So there you have it, a list of five reasons why there’s no good excuse to stay away from work this or any Christmas.  Sure, I had a little fun with it.  But this really is serious business.  Managers have always struggled to keep enough warm bodies in the newsroom this time of year.  And if you’re just now starting to hire Millennial employees into your newsroom, you ain’t seen nothin’ yet.  Millennials LOVE their holidays, placing a trip home and a few days off at Christmas at the top of their wants in their professional life.  So this is becoming a problem much bigger than a few managers who can’t fill their schedules easily.  I’ve actually met young Millennials who decided NOT to pursue a career in news because they couldn’t come to grips with working holidays.  And these were good people—not just some slackers who wouldn’t have cut it in the business anyway.  We have a serious problem as the next generation begins to fill most of the positions in our newsrooms.  Perhaps Millennial station managers will be quicker to cancel newscasts on holidays than our Baby Boomer bosses have been in our careers.  That would be one way to fix the problem.  But can that really work?  Doesn’t the web keep its demand even when the newscasts aren’t on the air?  It’s a very sticky problem.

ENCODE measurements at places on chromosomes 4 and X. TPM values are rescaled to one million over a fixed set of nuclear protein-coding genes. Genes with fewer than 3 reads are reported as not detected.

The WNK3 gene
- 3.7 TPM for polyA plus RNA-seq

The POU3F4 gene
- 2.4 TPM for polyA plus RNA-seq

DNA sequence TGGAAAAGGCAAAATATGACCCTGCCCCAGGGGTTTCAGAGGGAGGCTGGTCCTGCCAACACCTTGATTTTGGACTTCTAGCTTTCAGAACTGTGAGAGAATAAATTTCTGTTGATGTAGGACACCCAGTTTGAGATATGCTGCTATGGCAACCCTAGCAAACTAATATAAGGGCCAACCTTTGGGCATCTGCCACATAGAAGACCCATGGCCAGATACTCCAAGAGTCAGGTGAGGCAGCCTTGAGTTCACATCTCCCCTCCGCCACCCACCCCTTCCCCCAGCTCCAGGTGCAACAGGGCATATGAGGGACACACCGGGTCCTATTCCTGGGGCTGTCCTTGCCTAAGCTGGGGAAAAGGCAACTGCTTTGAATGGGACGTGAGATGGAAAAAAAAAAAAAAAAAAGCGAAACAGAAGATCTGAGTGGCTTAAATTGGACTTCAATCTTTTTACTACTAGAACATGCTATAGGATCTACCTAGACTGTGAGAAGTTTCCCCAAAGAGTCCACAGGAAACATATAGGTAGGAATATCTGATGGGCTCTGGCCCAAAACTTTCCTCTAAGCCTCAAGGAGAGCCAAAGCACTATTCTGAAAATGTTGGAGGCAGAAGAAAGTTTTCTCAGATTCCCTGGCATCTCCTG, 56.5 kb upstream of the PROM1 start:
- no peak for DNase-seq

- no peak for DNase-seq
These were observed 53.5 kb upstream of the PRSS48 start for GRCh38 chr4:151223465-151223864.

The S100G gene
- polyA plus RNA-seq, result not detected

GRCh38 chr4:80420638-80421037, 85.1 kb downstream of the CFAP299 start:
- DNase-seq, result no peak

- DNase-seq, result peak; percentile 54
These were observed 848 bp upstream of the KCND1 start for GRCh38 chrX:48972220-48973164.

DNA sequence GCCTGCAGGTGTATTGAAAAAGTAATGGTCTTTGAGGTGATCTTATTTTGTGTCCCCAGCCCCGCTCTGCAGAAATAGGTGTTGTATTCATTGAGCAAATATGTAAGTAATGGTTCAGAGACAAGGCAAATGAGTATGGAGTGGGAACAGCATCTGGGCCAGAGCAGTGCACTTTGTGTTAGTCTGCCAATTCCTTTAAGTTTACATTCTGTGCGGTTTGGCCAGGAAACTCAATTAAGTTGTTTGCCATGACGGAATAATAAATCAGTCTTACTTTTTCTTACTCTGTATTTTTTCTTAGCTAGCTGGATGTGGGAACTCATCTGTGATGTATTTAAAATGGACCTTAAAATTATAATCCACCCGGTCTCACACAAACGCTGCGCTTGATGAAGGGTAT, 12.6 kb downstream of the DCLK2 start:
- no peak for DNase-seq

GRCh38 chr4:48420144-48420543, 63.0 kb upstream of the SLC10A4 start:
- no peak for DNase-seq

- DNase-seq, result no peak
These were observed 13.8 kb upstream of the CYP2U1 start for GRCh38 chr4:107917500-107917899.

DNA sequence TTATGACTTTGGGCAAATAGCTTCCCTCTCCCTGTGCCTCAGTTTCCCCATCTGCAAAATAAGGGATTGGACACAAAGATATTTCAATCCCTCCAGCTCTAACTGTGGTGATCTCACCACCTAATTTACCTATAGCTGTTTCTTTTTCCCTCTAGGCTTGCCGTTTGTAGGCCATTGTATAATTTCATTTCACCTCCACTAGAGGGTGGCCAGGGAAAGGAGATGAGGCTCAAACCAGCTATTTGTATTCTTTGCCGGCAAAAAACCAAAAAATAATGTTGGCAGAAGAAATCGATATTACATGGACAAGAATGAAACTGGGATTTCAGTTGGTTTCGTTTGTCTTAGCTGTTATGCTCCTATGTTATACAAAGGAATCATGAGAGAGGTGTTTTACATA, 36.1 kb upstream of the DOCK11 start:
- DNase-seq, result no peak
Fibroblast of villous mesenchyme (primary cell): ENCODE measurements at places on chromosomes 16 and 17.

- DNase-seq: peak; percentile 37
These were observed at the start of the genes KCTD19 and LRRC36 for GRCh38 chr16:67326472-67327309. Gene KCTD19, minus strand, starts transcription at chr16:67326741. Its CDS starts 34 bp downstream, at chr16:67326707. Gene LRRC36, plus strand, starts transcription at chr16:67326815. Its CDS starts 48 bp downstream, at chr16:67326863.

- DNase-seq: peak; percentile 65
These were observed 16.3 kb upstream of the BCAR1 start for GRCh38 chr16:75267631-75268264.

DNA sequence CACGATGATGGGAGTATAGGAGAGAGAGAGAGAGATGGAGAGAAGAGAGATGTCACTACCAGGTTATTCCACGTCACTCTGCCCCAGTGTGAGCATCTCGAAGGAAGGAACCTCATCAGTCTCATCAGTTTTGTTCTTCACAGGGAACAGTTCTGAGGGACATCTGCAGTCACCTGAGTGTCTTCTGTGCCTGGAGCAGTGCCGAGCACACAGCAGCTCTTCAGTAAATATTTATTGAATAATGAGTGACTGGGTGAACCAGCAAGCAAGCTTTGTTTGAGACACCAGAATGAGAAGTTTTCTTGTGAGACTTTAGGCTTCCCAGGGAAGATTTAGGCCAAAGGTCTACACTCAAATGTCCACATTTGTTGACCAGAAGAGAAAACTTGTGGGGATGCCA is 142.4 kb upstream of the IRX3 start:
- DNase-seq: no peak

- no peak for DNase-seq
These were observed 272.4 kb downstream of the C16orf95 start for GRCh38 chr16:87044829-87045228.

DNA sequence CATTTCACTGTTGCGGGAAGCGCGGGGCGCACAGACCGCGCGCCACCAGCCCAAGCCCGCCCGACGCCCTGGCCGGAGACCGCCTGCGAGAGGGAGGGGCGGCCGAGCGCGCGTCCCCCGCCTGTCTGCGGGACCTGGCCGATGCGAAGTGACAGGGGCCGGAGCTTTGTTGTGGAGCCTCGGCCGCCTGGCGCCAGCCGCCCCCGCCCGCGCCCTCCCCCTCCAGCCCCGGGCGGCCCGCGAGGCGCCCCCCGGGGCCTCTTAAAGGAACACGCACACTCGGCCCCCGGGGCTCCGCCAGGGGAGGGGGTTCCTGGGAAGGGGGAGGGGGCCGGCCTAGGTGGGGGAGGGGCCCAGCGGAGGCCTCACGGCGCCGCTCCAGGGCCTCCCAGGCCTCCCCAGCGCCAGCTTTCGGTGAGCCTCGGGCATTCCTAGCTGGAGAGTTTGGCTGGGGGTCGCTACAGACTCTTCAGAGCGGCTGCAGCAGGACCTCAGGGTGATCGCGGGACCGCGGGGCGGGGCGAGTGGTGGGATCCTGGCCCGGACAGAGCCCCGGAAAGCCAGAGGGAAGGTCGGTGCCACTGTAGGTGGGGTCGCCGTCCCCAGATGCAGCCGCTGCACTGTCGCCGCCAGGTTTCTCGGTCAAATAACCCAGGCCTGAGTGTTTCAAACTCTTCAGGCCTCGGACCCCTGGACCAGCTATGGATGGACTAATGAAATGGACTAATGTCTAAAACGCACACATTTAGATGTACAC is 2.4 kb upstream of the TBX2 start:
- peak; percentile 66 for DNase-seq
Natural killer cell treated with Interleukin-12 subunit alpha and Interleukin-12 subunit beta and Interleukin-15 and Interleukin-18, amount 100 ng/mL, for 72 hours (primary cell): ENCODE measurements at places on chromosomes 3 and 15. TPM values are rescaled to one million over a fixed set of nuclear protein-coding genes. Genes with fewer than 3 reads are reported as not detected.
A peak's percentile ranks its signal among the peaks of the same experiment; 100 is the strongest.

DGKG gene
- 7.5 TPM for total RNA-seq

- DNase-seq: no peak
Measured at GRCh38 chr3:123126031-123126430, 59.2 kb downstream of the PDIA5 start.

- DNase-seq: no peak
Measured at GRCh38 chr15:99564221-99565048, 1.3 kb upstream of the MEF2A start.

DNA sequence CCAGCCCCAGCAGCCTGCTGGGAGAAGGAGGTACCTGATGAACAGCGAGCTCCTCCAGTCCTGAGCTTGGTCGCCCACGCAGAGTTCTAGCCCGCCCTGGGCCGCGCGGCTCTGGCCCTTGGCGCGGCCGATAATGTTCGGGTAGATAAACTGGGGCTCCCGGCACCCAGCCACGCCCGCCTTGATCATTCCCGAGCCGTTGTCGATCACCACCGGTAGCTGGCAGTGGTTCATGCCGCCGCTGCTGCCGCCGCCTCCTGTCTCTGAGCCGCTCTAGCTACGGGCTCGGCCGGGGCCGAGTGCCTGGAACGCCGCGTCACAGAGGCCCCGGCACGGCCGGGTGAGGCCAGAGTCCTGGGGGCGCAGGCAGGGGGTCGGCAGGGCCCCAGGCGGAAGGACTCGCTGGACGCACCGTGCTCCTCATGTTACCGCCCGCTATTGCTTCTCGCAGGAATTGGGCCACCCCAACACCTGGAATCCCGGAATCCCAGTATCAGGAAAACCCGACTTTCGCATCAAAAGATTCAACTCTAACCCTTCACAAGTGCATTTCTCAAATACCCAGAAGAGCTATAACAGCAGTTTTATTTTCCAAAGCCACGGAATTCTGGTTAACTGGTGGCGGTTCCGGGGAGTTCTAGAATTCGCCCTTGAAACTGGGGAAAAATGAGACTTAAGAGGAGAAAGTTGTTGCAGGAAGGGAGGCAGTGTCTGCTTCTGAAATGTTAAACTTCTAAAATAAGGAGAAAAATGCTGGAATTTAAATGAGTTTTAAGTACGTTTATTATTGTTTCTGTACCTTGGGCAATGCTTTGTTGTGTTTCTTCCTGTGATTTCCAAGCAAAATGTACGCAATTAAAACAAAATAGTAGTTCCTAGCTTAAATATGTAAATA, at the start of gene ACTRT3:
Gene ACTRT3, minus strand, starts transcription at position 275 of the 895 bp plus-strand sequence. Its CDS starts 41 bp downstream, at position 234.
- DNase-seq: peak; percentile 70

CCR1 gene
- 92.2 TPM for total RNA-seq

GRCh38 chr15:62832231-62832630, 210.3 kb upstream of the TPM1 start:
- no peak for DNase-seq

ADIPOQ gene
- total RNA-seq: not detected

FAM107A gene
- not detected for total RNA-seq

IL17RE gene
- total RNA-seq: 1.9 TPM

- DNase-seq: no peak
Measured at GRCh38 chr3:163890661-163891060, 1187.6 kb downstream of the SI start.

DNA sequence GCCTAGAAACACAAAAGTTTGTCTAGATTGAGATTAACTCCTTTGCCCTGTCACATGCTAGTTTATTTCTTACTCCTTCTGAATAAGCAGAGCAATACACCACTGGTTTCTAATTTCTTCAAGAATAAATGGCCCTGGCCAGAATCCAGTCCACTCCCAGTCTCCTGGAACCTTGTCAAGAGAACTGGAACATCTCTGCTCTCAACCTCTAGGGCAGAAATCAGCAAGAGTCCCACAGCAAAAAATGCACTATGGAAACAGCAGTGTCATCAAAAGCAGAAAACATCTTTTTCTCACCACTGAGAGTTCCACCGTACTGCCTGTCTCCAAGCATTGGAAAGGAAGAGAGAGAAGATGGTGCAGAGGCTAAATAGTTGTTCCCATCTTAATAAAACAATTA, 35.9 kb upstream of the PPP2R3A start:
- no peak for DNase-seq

So, to do your part keeping the rampant run to the holiday in check, you still need to fill your newsrooms with enough staff to fill some shows this Friday.  Print this list.  Fold it up.  Put it in your pocket until you see one of your holiday-loving staffers.  What have you got to lose?

New Necessities Are the Mother of Invention

-first posted at on December 15, 2009